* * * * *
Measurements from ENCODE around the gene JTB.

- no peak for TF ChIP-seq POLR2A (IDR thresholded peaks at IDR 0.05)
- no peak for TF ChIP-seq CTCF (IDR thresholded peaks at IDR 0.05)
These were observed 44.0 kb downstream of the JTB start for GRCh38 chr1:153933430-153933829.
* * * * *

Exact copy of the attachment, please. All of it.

Measurements from ENCODE around the gene JTB.

- no peak for TF ChIP-seq POLR2A (IDR thresholded peaks at IDR 0.05)
- no peak for TF ChIP-seq CTCF (IDR thresholded peaks at IDR 0.05)
These were observed 44.0 kb downstream of the JTB start for GRCh38 chr1:153933430-153933829.